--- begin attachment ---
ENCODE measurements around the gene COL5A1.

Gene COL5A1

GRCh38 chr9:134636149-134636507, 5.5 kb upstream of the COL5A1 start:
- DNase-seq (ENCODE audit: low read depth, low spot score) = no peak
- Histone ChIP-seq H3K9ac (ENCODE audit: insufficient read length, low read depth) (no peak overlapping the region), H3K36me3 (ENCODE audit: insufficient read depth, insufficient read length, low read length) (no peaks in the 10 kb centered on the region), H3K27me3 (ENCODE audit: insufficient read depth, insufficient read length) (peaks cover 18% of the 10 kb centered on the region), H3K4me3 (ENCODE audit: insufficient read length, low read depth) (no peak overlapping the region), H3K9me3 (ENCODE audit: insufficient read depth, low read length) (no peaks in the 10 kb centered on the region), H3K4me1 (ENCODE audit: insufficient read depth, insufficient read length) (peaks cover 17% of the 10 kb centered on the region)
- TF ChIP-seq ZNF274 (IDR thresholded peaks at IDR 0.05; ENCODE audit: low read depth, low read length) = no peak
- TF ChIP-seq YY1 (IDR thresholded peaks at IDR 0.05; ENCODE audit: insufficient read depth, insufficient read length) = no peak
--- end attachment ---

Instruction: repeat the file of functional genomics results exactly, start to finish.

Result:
ENCODE measurements around the gene COL5A1.

Gene COL5A1

GRCh38 chr9:134636149-134636507, 5.5 kb upstream of the COL5A1 start:
- DNase-seq (ENCODE audit: low read depth, low spot score) = no peak
- Histone ChIP-seq H3K9ac (ENCODE audit: insufficient read length, low read depth) (no peak overlapping the region), H3K36me3 (ENCODE audit: insufficient read depth, insufficient read length, low read length) (no peaks in the 10 kb centered on the region), H3K27me3 (ENCODE audit: insufficient read depth, insufficient read length) (peaks cover 18% of the 10 kb centered on the region), H3K4me3 (ENCODE audit: insufficient read length, low read depth) (no peak overlapping the region), H3K9me3 (ENCODE audit: insufficient read depth, low read length) (no peaks in the 10 kb centered on the region), H3K4me1 (ENCODE audit: insufficient read depth, insufficient read length) (peaks cover 17% of the 10 kb centered on the region)
- TF ChIP-seq ZNF274 (IDR thresholded peaks at IDR 0.05; ENCODE audit: low read depth, low read length) = no peak
- TF ChIP-seq YY1 (IDR thresholded peaks at IDR 0.05; ENCODE audit: insufficient read depth, insufficient read length) = no peak